Fed Misses on Inflation, Again

Most economists underestimated the stellar first quarter GDP of 3.2 percent and increasingly doubt their consensus 2020 recession forecast. While we also assumed a softer first quarter, we have remained Bullish on the economy and still  expect no recession the next 2 years as the consensus of economists and CEO’s have assumed. While our crystal ball doesn’t yet see any recession year in the long range forecast, will be watching for a 2 year global reacceleration and new decade high risk ratios before worrying about an economic contraction and market crash.

However, the much bigger story today is the Fed overestimating inflation again, as measured by core personal consumption expenditures (PCE).  The Fed PCE target has been 2 percent since the Great Recession 10 years ago. Two percent is a bit arbitrary, not a magical number where inflation might spiral out of control requiring a panic rush of higher interest rates to strangle the economy. We would prefer the Fed allow 2 to 2.5 percent PCE inflation before gradually tightening the interest rate screws. US inflation data has been decelerating  since 1980. This includes the last 10 years of below normal PCE during which herculean efforts to create inflation have failed. The Fed needs to give up the Phillips Curve ghost as we have written about before. Strong economic growth with very low unemployment does not necessarily mean high inflation. The Phillips Curve was a theory usurped from an economist to explain the explosive inflation shock of the 1960’s and 1970’s without regard for the one time factors of leaving the Gold Standard during the post WWII Baby Boom consumption era.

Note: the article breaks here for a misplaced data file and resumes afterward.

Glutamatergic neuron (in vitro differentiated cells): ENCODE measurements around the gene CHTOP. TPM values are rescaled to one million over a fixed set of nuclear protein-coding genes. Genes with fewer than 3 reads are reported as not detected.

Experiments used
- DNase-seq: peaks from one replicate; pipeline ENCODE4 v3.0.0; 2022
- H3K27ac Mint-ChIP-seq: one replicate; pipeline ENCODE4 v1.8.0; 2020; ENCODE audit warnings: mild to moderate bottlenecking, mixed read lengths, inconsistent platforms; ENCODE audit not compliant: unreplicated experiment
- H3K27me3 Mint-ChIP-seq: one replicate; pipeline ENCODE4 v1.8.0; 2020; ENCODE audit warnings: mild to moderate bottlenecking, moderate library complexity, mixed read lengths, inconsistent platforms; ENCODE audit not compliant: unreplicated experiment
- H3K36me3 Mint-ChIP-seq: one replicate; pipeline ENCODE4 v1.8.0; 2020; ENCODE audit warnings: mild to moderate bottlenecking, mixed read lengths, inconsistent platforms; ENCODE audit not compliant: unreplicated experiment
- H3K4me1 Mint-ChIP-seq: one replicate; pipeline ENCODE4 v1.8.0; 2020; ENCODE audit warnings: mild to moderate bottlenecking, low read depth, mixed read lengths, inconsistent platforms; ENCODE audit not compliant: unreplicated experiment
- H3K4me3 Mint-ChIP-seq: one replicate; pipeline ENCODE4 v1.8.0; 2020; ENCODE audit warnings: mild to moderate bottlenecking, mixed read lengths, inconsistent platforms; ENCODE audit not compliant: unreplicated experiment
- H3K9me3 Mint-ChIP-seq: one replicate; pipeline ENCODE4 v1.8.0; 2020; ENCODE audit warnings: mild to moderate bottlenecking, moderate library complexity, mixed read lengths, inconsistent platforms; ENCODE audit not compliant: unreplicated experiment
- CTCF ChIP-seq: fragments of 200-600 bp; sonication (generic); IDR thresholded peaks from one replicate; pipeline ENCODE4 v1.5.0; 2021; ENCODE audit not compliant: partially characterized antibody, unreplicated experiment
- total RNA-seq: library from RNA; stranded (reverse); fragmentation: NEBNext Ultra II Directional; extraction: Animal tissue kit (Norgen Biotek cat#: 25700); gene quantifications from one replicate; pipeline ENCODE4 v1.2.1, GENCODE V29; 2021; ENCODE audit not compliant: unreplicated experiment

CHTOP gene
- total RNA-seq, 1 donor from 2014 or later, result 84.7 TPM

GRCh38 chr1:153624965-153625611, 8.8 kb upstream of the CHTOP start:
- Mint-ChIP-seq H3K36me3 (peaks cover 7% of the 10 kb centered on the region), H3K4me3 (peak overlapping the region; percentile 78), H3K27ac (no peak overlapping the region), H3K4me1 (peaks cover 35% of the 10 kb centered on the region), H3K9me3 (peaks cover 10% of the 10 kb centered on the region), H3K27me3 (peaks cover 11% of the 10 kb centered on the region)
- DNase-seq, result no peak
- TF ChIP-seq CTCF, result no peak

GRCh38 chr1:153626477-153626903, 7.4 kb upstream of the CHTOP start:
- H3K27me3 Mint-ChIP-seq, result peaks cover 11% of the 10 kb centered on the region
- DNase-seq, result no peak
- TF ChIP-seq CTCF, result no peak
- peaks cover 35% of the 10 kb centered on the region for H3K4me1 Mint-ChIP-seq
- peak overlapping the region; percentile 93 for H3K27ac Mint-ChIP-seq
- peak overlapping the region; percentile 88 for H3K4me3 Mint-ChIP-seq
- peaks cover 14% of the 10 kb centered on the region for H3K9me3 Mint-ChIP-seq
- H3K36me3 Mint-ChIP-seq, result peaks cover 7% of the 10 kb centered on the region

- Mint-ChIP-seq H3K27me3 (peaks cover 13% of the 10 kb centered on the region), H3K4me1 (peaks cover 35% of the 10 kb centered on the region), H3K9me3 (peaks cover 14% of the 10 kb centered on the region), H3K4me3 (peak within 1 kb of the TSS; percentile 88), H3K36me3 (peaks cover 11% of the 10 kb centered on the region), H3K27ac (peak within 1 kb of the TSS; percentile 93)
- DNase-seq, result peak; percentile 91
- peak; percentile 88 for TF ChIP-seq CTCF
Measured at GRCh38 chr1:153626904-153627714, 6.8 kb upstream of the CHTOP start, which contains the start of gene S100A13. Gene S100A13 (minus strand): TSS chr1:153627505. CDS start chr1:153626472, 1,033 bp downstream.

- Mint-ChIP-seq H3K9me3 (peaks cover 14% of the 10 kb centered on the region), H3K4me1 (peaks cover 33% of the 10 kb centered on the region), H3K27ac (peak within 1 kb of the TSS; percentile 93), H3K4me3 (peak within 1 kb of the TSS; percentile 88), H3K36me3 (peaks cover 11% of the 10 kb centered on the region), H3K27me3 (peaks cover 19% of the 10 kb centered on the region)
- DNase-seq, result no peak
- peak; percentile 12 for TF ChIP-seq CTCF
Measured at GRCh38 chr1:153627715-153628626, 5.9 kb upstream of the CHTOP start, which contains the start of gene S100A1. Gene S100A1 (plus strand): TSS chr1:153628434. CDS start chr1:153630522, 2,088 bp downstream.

We are now near the other end of that 1970’s inflation era that routinely witnessed 5 to 10 percent PCE rates. Now the young boomers are retiring seniors infusing a slower national consumption rate per capita. Our esteemed economists with their keyboards controlling the global monetary system are ignorantly adhering to the idea that labor shortages equal high inflation requiring anticipatory credit tightening. The US and the Western world have not had any worrisome inflation this decade. Our advice would be to take a risk and wait.


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